Tip #2 Involve the right people – This is a great chance to give some responsibility to high potential employees that might be emerging leaders. Strategic planning is sometimes seen as something that senior leaders do off site and then present to the rest of the organization with a “go do this” mentality. By involving others in the organization you are naturally starting the succession process. There may just be some of the individuals you select to participate that will one day be leadership. Also, there will be a natural communication improvement by involving the key players that translate up and down to the various levels of the organization; a win-win situation. A special note: if you find there are no others that you see qualified to take part in the planning process you may have just uncovered that your talent level may be lacking in the organization, which can be risky business. Start identifying key players and build their competency or hire the talent.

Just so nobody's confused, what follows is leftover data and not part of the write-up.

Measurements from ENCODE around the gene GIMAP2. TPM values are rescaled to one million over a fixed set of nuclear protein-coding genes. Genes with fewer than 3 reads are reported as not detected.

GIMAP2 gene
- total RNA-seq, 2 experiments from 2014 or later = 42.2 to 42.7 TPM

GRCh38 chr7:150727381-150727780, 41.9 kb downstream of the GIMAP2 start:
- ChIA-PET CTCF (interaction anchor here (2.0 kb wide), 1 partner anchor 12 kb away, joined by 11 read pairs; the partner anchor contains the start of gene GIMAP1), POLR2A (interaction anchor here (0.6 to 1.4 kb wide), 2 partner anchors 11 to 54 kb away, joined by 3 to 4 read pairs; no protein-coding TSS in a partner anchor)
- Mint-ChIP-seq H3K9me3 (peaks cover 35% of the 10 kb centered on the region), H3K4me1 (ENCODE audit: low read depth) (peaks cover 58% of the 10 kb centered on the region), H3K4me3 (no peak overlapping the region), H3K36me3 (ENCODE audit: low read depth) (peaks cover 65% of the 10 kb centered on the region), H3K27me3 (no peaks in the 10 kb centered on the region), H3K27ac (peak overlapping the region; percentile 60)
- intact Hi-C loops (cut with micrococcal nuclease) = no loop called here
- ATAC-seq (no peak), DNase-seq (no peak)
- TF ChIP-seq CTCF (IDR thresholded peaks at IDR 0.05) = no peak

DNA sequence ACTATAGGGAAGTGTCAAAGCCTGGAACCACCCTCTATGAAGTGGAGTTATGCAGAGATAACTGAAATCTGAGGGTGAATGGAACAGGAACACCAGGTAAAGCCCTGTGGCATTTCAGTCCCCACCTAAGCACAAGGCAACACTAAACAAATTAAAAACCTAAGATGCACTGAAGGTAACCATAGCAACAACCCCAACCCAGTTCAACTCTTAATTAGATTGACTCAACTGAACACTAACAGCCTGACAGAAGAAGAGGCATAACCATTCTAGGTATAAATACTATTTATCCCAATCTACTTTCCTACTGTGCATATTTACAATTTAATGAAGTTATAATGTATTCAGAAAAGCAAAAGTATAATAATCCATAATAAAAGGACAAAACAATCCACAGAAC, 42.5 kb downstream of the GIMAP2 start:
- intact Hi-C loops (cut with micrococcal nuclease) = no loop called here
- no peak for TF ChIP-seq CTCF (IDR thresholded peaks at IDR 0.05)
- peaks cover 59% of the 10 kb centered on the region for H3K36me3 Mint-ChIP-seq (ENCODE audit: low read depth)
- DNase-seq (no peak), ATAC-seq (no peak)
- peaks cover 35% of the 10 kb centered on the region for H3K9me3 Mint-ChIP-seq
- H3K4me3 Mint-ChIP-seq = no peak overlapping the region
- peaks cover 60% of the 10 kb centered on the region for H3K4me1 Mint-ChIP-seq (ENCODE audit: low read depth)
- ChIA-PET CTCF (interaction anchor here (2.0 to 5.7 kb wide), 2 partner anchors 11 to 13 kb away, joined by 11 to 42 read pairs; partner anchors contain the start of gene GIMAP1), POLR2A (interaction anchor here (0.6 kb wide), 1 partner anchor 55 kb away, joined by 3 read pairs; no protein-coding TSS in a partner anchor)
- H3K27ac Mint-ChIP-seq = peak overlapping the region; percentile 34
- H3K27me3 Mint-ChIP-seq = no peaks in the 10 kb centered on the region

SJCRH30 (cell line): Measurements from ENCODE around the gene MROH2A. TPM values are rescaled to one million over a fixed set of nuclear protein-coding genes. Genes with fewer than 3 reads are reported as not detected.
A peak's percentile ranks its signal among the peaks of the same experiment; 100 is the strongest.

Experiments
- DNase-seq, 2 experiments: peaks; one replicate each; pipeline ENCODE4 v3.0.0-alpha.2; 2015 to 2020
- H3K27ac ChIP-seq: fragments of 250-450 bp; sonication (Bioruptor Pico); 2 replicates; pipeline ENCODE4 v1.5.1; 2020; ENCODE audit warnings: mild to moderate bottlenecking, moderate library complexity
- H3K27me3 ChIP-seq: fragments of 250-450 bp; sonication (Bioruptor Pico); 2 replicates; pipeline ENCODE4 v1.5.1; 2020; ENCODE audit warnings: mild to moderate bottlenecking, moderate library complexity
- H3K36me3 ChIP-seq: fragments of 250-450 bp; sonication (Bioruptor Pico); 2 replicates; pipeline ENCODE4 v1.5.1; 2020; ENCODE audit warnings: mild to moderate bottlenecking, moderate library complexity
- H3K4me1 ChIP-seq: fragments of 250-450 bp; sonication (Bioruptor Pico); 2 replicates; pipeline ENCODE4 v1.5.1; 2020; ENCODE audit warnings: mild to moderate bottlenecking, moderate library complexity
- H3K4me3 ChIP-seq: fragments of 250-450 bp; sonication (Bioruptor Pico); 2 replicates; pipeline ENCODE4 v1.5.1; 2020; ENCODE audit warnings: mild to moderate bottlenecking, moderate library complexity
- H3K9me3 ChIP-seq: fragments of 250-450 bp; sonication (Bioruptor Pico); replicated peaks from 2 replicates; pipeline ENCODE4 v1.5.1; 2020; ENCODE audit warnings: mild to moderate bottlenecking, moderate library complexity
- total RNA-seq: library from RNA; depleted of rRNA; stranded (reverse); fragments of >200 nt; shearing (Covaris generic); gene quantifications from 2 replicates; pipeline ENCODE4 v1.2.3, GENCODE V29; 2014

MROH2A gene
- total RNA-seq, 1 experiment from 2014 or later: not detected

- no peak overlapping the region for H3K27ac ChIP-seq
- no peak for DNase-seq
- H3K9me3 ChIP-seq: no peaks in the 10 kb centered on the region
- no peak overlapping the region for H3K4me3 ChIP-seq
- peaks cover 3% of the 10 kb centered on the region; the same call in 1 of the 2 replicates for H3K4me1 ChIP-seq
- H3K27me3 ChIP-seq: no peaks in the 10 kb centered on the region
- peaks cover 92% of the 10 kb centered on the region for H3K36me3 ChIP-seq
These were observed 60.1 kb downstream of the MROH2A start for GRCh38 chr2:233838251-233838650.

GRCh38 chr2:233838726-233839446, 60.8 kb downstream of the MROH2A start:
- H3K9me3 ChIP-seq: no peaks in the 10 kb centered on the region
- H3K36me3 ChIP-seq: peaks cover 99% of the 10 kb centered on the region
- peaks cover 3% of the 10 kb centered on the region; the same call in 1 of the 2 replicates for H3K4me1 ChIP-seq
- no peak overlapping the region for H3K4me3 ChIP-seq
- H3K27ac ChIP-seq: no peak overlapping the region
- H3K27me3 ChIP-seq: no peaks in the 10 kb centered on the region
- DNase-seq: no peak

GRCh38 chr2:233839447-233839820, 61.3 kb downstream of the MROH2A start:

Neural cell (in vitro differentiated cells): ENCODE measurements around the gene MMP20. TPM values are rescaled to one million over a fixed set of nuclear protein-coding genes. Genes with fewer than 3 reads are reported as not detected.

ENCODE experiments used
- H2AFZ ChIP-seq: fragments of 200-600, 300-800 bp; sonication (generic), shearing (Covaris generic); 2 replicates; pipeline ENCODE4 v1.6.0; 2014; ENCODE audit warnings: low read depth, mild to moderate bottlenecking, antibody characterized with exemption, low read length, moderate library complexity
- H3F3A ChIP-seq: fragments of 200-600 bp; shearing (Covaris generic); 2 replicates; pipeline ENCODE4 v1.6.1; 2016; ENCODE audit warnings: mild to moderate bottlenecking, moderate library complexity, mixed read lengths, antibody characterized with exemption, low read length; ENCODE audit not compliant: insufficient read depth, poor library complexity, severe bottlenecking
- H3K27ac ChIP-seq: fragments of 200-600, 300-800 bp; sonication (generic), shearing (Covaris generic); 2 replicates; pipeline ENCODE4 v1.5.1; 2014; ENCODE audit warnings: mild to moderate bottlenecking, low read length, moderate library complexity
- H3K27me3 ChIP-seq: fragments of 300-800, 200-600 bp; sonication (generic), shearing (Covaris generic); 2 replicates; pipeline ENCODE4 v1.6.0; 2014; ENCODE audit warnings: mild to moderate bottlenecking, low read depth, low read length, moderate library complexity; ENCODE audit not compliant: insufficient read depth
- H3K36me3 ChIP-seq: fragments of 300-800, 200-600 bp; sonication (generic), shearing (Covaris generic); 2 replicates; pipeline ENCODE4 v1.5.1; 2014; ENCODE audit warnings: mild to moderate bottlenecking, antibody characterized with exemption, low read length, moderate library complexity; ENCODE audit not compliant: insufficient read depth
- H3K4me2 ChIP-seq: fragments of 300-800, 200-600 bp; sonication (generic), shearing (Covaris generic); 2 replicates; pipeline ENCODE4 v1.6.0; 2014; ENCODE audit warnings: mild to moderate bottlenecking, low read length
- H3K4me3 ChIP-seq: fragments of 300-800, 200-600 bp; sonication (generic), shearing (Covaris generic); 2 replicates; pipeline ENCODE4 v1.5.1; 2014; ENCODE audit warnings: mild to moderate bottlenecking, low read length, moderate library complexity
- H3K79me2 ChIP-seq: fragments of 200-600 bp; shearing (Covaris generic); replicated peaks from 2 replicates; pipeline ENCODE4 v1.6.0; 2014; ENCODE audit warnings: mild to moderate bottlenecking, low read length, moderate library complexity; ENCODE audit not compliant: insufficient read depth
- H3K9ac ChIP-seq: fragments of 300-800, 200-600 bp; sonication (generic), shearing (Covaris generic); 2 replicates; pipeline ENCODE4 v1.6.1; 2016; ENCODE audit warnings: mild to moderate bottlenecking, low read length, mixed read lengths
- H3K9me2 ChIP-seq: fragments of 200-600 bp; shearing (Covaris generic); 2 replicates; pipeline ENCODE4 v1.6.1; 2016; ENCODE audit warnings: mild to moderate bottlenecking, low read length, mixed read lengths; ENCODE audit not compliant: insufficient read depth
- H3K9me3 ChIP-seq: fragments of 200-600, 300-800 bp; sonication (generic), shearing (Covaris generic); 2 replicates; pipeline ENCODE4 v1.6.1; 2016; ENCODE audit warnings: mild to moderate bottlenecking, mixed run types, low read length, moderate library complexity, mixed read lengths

Tip #3 Cascade for impact – Too often we shoot for the stars with well-intentioned, great, audacious goals only to see them partially or unsuccessfully executed. In my experience it is not always the goal’s fault! Failure to break down the initiative into manageable and meaningful chunks will almost always doom it to failure. Break it into smaller pieces and then hand off those projects to other teams or layers of the organization. How far it is cascaded down will depend on the size and resources of the organization, but a rule of thumb is to cascade it down until the initiative can be impacted by that level. For example, a target might be to ‘Increase Sales in District 3 by $50k’. If we cascade this goal down to the Inside Sales team they can’t directly increase sales but they may be able to increase quote accuracy by 25% by changing their processes. This improvement will help them capture more sales dollars by being more accurate with quoting. Take a look and see if your goals are broken down far enough to be impacted by the organization, if not, keep brainstorming. How do you begin to cascade them down? See Tip #4.